Wednesday, June 13, 2012

Canadian reforms  to hit Hong Kongers

Up to 1,000 Hongkongers who applied to emigrate to Canada may have to abandon their plans or reapply if the authorities there accept a proposal to scrap a backlog of pre-2008 applications.

A source close to the Canadian consulate in Hong Kong said currently there are fewer than 1,000 Hongkongers whose applications are still being processed.

The consulate can provide only "limited help" aside from passing a petition submitted by 80 Hongkongers and mainlanders in April to the country's immigration department, the source said.

Hong Kong applicants will have to go through the same process as those from other countries, the source added.

The controversial proposal to ax the backlog was made by Citizenship, Immigration and Multiculturalism Minister Jason Kenney in March because "having to process applications that are as many as eight years out of date reduces [Canada's] ability to focus on new applicants with skills and talents that our economy needs today."

If the proposal is passed, the immigration department will close the files of those who applied under the Federal Skilled Worker Program before February 27, 2008, but who did not receive a decision based on selection criteria by March 29 this year.  Around 280,000 applications are set to be rejected.

For decades China was one of the top sources of immigrants to Canada.

In Beijing, activists Jiang Yiming and Vancouver-based Gabriel Yiu Wing-on, a Hongkonger who emigrated to Canada two decades ago, yesterday handed a petition signed by around 100 mainlanders to minister counsellor Louis Dumas of the Canadian embassy.

The petition calls on Canadian Prime Minister Stephen Harper to intervene.  But the embassy's second secretary and vice consul Wu Long told The Standard the latest petition will only be passed to the immigration department.  It "may or may not" be passed to the prime minister, as the decision is in the hands of the [immigration] department, Wu said.

Jiang and Yiu said although the embassy has not promised any help, apart from passing on the petition, they are confident the new immigration proposal will not be passed. This is because there are many potential immigrants, from countries such as India and the Philippines, who are protesting at the Canadian embassies in their respective countries.

"I am confident the proposal will not be passed," Jiang said.  The activist added that he had earlier applied for an injunction in a Canadian court.  The ruling is expected in about two days and Jiang is confident he will win.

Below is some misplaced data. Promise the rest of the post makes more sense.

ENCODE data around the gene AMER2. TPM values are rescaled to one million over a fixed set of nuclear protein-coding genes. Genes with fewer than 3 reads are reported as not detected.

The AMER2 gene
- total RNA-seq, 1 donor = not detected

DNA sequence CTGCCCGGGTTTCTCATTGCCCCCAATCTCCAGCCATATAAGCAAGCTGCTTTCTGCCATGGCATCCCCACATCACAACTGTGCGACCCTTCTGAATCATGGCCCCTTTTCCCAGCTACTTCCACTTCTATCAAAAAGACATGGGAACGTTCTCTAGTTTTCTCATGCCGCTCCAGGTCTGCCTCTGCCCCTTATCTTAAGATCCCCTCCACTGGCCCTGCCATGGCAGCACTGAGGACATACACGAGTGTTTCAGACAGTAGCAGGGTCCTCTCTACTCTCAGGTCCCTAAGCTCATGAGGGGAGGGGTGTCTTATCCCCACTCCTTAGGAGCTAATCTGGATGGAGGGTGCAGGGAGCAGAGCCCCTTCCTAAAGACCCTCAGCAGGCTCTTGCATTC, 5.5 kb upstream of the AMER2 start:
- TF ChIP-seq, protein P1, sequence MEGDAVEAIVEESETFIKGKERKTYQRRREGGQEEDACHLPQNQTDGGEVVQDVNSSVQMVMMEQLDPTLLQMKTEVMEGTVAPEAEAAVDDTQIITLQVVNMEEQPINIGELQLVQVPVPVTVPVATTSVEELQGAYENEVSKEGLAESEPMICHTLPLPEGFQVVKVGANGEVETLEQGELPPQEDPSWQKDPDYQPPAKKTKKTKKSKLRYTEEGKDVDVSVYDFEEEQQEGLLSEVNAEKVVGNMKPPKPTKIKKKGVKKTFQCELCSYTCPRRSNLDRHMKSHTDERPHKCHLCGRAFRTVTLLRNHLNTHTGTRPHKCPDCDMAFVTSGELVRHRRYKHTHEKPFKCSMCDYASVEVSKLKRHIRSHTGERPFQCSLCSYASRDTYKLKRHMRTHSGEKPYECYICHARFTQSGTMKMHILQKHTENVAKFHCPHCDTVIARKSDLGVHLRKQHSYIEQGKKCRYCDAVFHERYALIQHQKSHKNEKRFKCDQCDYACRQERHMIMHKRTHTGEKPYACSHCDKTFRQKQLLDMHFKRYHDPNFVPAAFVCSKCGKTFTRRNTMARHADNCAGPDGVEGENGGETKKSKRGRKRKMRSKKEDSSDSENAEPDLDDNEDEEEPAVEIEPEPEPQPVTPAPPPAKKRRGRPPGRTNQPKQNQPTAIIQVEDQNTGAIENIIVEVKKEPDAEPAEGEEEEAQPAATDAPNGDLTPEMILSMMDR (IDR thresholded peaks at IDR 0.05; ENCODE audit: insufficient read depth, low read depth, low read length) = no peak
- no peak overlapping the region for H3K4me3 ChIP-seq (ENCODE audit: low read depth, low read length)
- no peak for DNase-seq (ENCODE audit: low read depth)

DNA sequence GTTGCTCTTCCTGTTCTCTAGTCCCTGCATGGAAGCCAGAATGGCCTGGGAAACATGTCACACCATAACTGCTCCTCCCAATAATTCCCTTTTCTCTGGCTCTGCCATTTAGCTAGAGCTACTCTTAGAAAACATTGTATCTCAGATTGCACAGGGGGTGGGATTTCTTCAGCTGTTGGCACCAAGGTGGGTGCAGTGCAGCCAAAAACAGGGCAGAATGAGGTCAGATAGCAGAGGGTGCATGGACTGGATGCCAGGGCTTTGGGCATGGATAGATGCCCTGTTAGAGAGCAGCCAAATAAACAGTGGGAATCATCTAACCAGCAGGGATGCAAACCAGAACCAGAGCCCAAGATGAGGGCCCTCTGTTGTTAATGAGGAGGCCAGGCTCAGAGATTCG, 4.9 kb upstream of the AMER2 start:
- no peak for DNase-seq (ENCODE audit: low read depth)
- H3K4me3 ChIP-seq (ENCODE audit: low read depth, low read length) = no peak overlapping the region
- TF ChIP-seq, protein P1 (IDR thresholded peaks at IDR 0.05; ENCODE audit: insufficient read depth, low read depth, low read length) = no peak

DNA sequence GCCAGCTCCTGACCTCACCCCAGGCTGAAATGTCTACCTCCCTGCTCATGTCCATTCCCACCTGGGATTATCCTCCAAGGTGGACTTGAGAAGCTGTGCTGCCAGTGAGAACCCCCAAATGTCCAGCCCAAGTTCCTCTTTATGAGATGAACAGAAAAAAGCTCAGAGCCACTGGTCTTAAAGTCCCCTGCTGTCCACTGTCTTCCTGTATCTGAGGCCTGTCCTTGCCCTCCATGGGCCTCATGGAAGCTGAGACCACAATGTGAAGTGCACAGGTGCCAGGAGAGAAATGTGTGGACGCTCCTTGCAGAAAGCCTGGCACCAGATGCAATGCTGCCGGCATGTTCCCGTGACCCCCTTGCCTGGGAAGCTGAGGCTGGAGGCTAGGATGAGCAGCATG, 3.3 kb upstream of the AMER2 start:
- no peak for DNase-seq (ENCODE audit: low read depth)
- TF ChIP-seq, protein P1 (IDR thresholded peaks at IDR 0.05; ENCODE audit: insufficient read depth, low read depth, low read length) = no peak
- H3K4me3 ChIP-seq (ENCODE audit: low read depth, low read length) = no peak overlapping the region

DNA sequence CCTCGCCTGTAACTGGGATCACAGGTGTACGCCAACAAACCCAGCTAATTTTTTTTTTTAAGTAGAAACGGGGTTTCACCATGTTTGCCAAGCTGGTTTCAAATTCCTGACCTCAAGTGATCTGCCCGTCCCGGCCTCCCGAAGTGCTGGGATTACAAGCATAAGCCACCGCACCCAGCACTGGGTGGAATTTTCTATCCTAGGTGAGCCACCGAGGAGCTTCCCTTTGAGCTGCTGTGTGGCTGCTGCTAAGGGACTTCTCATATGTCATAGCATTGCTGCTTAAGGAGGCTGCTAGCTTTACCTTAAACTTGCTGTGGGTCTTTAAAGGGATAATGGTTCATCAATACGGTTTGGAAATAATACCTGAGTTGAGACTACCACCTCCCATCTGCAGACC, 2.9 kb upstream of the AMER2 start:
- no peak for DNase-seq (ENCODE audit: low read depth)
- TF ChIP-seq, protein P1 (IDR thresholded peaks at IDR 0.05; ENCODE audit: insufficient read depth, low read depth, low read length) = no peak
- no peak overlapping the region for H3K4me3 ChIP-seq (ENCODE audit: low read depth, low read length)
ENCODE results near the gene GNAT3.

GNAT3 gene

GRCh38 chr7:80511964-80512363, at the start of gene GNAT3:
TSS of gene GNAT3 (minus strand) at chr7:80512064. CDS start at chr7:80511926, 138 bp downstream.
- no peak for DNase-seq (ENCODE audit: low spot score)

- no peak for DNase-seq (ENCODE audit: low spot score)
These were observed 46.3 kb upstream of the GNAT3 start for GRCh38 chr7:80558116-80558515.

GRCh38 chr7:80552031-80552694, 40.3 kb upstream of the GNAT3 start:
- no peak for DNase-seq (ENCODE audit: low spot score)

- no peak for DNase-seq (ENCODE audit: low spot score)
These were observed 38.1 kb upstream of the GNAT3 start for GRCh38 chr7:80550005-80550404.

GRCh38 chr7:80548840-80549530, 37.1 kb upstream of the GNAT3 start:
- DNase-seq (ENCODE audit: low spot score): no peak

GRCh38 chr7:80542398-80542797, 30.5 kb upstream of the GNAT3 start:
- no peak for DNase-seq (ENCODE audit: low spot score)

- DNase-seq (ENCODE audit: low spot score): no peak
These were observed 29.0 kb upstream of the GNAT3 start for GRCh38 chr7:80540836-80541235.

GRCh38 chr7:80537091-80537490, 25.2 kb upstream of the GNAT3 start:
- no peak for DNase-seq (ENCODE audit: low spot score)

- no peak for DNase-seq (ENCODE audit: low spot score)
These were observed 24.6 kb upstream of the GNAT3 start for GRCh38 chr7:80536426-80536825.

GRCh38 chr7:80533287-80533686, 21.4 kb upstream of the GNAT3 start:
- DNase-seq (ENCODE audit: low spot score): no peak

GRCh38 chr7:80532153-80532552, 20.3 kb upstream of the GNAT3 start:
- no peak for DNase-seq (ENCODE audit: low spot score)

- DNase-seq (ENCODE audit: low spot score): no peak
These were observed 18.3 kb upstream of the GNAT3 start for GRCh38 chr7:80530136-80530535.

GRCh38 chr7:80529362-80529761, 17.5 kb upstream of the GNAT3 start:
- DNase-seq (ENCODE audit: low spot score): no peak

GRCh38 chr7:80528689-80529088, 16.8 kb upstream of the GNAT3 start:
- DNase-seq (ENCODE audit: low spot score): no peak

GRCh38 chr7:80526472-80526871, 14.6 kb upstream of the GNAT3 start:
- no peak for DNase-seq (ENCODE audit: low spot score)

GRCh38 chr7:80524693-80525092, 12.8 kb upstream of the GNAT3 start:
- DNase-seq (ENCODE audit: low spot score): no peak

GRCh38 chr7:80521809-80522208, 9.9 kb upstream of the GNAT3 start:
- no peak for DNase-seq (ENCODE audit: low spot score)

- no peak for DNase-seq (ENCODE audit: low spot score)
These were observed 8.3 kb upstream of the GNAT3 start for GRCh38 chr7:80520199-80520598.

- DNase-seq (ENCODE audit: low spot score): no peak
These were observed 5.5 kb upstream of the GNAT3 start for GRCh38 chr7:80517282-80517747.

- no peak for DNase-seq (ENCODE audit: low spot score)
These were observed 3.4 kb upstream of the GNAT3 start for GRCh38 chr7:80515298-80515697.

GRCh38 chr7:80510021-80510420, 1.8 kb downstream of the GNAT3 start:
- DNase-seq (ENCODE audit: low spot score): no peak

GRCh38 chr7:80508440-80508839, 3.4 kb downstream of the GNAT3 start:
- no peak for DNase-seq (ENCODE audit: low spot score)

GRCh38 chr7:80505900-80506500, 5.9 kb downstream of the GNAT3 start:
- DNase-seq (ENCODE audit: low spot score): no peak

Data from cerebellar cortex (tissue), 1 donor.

New Obama Immigration Policies Only Reduce Deportations By 2 Percent,  complain Leftists

They may be right

The Obama administration announced a new process in August 2011 to review deportations on a case-by-case basis. That way, immigration officials could focus their resources on higher priority targets — people who pose a threat to public safety or repeat immigration law violators — instead of low priority cases, like bi-national same-sex couples, children who were brought to America at a young age, pregnant women, and military veterans.

Homeland Security Secretary Janet Napolitano said in August that the policy was first outlined in March 2010. And a senior administration official explained at the time that the process is designed to “keep folks who are low priority cases out of the deportation process to begin with.” But of the roughly 300,000 cases reviewed, only 4,400 deportations of undocumented immigrants had been halted so far. Stopping fewer than 2 percent of deportations is not good enough, one official told the New York Times:

“I do believe the administration has the right intention, prioritizing deportations,” Senator Robert Menendez of New Jersey, a leading Democrat on immigration issues, said after seeing the low figures from the deportations review. “But these abysmal numbers raise serious questions about whether the Department of Homeland Security is making that vision a reality.”

Menendez suggested that immigrants who have close relatives in the U.S. should be included in the reviews, and Sen. Charles Schumer (D-NY) said prosecutors should grant work permits to immigrants who stay in the U.S. until their deportation case is reviewed.

Under President Obama, roughly 400,000 undocumented immigrants have been deported each year. About 46,000 parents were deported in the first half of 2011, before officials began reviewing deportation case-by-case. But if only 4,400 deportations have been stopped under the review policy, then the administration should use it more widely, like for students who risk being deported.


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